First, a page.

Industria: Say Hello to OPM’s New Wonder Boy UNIQUE
We suppose it’s true: it cannot be done…until someone decides to just do it. That someone is Unique
“Saan,” sings Unique, “Darating ang mga salita?” The crowd cheers as the country’s newly minted solo musician begins his acoustic version of “Mundo.” Roaring and screaming, the audience renders the intro of the track virtually inaudible. They eventually settle down and sing along instead.
Unique, the elusive young man known to be pensive, is all smiles this time. And why wouldn’t he be? It’s his first solo concert and the whole Kia Theatre is singing––to his music, to his lyrics, to him.
Big picture: here’s an 18-year-old standing in front of some 2,500 people three months after deciding to go solo and only a month after the release of his debut album. It’s irrefutable, too, that the success of his first concert is one of those career-affirming moments; it shows that he’s already made it. In reality, however, UNIQUE has only just begun.
There are a lot of milestones people chalk up to age. Moving on, moving up and paying your dues are usually measured in years…or so society dictates, at least. So when then-vocalist and guitarist of IV of Spades Unique Salonga left his band with no prior warning, it raised plenty of eyebrows. The foursome was only beginning to gain momentum. “Why now?” people asked.
What’s more, Unique, who quickly signed on with new management O/C Records in the aftermath of his departure, wasted no time. His first single “Midnight Sky” hit airwaves on June 13 along with a music video, to boot. A month later, he announced the details of his first solo concert, a move regarded as premature by his critics. On August 13, he dropped his 10-track album, Grandma, which he named his concert after.
“What do you have to say to those who think it’s too soon for a solo concert? Some are saying maaga pa masyado,” we ask. “Eh…maaga talaga. [Laughs] Wala na akong magagawa ‘dun,” jokes Unique, timidly.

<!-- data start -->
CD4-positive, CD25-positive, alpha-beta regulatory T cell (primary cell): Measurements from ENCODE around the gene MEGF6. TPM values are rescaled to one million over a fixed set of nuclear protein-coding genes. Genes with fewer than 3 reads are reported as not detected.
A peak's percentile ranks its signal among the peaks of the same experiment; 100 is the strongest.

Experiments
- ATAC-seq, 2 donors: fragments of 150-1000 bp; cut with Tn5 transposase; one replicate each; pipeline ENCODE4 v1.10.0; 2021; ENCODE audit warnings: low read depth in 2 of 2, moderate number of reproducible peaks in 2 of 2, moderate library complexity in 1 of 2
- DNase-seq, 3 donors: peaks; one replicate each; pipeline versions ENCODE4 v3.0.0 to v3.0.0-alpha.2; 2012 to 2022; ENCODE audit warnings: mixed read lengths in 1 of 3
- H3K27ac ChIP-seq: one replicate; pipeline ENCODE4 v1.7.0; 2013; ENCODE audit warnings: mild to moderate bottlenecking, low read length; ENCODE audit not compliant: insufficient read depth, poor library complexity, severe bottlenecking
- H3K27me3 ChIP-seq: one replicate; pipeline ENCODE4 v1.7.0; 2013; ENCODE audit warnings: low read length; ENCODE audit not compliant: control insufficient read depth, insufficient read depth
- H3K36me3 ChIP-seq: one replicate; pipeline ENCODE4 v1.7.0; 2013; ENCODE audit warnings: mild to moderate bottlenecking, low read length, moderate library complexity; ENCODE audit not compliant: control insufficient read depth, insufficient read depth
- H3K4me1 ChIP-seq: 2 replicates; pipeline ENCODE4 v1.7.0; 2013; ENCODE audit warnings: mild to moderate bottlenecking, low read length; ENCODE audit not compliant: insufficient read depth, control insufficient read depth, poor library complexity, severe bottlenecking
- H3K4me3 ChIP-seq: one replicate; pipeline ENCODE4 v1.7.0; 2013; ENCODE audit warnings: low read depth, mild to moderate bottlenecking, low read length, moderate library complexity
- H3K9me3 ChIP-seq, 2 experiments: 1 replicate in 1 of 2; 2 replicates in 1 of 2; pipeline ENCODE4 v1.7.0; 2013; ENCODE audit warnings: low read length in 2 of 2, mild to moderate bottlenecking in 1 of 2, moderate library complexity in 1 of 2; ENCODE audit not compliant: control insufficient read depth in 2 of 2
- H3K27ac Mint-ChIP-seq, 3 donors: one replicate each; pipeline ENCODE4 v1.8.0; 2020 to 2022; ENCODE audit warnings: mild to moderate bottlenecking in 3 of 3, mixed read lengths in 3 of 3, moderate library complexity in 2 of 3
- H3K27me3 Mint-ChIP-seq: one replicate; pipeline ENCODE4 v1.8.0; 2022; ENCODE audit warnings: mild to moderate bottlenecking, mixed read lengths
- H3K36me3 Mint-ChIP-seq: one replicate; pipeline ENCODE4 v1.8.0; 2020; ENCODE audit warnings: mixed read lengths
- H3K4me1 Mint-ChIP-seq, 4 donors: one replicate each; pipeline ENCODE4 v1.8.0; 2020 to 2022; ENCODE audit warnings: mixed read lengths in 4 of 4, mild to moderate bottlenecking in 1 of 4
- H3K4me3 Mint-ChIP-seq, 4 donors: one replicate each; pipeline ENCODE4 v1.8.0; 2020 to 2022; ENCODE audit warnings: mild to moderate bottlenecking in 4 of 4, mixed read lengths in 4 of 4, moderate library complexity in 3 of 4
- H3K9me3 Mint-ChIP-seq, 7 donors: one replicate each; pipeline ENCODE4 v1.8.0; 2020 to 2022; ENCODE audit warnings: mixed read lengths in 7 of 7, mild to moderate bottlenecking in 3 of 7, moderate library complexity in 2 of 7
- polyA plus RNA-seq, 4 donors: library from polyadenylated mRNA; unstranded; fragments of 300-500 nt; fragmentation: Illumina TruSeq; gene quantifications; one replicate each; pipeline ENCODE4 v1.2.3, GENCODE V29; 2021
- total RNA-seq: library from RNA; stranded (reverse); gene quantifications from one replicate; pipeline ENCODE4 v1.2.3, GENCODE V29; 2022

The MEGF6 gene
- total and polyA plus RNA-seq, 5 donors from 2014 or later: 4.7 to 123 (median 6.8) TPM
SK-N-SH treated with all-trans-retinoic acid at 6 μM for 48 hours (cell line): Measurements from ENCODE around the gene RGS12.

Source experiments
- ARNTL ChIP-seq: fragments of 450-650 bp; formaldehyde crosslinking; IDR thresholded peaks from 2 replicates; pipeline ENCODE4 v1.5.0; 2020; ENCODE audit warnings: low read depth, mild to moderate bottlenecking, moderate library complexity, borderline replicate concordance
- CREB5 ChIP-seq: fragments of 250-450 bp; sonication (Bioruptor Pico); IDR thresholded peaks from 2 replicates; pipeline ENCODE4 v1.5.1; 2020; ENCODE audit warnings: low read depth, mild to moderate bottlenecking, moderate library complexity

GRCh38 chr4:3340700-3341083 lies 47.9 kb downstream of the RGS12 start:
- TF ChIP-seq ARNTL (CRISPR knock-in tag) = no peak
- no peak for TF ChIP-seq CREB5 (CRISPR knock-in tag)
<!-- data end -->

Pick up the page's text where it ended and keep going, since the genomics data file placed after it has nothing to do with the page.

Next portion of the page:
It’s a quiet Thursday afternoon. Unique has taken a break from promoting the much talked about concert to meet with Wonder for coffee. The Grandma Tour is now on the horizon––two weeks, give or take––and this is the calm before the storm. Between chats about current favorites like Tame Impala and Matt Corby and early inspirations (he loves The Beatles and Michael Jackson), he sips on his Cà Phê Espresso. “I Wanna Be Your Man,” he shares, was the very first song he made a point to master to near perfection. He recalls his mother blasting the upbeat track by the Beatles on her mobile phone when he was much younger. “Kaso, natabig ng tatay ko yung phone,” shares Unique. “So, umiyak ako. [Laughs]”
Every bit of his youth seems to have come together to create a gateway to a music career. It all seems inevitable. He started young and was already writing music at 14 years old. This early start, we reckon, is part of the reason why he, today, is so laser-focused about who he is as an artist and about what he wants.
Indeed, Unique isn’t interested in feigning modesty to appease people. Even so, it is evident in the charming, extremely endearing manner with which he carries himself that he has both feet on the ground. He is unobtrusive. He genuinely just wants to create.
Don’t get him wrong, though: he does understand why his career move as of late may have been shrouded in controversy. He merely considers it an inevitable part of growth. Simply put: “Bilang artist, marami [pa] akong gustong gawin eh,” he says. “And hindi lang sa music yun.” So for parts of his career that are now closed chapters in his book, whether painful, controversial or uncomfortable, he remains grateful.
Everything has since been quite a ride. “Masaya. Mahirap. Nakakapagod,” he aptly describes it, but later reveals that it’s all worth it when you create something authentically you. For Unique, this means blending together various points of inspiration and leaving them to incubate in his mind. He alludes to his fascination with film, scriptwriting, painting and photography. He allows himself to get lost in French New Wave films, all things David Lynch and getting experimental.
No matter what the approach, however, the one unchanging element for Unique is his exploration of life in black and white. “Pinili ko yung black and white kasi may nakapagsabi sa akin na kapag may kulay daw kasi yung litrato, parang pinipikturan mo yung object,” he explains. “Pero kapag black and white siya, yung kaluluwa yung pinapakita.”
There is no use putting an artist like UNIQUE in a box when he only proves to be an outlier time and again. It’s in his vision, his sound, his artistry. Heck, it’s in his name.
Art Alexandra Lara